Showplan Operator of the Week – Lazy Spool

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Lazy Spool

Just in case if you haven’t been following my articles, I’m writing a series about the SQL Server Showplan operators, and the next one on my list is the Lazy Spool operator. If you missed the last article talking about Eager Spool, it’s actually very important that you read that before you get too deeply into this next article. If you’re just getting started with my Showplan series, you can find a list of all my articles here.

I know it’s been two weeks since my last “weekly article” but, as much as I generally don’t like excuses, the last few weeks really were very busy for me. With the help of a lot of coffee nd fast food (IT Professionals have to eat at least once in a blue moon), I’ve been teaching 4-hour SQL Server classes every evening, snatching a few hours of sleep where I can, and having bizarre dreams about Clustered Indexes shooting flying Showplan Operators with  automatic weapons. I love my life, but sometimes, just sometimes, I take on too much.

The Lazy Spool is actually very similar to the Eager Spool; the difference is just that Lazy Spool reads data only when individual rows are required. It create a temporary table and build this table in a “lazy” manner; that is, it reads and stores the rows in a temporary table only when the parent operator actually asks for a row, unlike Eager Spool, which reads all rows at once. To refer back to some material I covered in the Eager Spool explanation, the Lazy Spool is a Non-blocking operator, whereas Eager Spool is a Blocking Operator.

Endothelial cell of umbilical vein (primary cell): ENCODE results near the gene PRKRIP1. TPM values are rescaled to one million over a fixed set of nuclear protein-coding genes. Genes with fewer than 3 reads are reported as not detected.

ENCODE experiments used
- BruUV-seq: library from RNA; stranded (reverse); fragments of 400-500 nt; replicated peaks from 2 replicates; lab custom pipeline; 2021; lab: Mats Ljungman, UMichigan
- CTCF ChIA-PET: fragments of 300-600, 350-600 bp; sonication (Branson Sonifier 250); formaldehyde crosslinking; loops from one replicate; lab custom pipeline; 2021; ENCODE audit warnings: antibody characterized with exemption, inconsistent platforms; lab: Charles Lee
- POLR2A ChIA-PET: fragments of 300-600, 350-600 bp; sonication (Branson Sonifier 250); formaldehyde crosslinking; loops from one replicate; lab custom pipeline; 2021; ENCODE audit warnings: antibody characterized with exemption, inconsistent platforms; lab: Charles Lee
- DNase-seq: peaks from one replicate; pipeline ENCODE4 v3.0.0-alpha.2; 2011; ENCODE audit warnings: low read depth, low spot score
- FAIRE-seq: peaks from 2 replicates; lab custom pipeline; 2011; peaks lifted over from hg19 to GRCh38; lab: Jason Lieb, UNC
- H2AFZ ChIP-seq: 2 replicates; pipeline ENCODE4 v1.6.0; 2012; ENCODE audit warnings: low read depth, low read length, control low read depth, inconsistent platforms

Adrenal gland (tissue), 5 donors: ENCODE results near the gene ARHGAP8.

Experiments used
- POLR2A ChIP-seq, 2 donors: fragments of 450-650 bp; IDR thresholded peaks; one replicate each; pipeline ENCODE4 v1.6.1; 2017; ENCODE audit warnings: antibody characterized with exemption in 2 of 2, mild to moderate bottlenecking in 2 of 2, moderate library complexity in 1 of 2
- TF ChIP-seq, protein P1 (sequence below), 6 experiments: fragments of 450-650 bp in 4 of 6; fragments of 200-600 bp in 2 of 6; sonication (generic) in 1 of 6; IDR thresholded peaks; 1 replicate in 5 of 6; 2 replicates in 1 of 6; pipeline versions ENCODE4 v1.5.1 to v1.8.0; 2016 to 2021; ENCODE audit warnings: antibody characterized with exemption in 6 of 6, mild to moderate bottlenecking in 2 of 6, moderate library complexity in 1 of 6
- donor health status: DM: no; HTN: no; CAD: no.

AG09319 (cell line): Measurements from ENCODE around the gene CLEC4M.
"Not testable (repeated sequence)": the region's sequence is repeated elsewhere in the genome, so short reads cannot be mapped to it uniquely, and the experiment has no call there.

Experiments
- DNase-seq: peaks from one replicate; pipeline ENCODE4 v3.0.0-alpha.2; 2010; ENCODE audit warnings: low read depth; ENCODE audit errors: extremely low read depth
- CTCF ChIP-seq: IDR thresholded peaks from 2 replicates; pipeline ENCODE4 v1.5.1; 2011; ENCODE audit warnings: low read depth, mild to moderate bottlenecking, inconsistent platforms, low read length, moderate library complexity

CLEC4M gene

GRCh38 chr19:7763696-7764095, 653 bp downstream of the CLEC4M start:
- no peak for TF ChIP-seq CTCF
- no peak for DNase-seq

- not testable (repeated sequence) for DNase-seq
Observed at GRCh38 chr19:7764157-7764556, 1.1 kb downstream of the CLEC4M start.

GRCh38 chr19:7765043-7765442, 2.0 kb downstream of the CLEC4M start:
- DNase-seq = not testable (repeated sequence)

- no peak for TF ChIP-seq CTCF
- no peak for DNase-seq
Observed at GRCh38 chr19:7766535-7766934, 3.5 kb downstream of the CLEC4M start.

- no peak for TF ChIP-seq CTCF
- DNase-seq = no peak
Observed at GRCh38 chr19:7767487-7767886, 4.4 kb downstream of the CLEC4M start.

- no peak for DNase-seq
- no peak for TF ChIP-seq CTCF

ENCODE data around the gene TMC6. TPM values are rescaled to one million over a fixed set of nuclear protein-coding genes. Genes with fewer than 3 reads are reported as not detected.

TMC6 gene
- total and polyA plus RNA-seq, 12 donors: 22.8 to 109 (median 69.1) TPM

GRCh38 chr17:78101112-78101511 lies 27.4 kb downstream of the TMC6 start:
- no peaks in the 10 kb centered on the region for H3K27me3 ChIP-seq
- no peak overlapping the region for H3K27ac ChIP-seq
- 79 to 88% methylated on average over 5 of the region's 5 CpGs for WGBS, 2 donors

To highlight the Lazy Spool, we’ll create a table called Pedidos (which means “Orders” in Portuguese). The following script will create a table and populate it with some garbage data:

This is what the data looks like:


Figure 1. The demonstration data we’ll be working with in this article.

To understand the Lazy Spool, I wrote a query that returns all Orders where the Order value is lower than the average value of all the relevant customer’s orders. That sounds a little convoluted, so let’s just look at the query:

Before we see the execution plan, let’s make sure we understand the query a little better. First, for each customer in the FROM table (Ped1.Cliente), the SubQuery returns the average value of all orders (AVG(Ped2.Valor)). After that, the average is compared with the principal query and used to filter just each customer’s orders with values lower than their average.

So, now we’ve got the following execution plan:


Figure 2. The execution plan generated by the example query.

And here’s the text version of the Execution Plan:

As we can see, the Spool operator is displayed three times in the execution plan, but that don’t mean that three temporary tables were created. All the Spools are actually using the same temporary table, which can be verified if you look at the operator’s hints displayed in the graphical execution plan: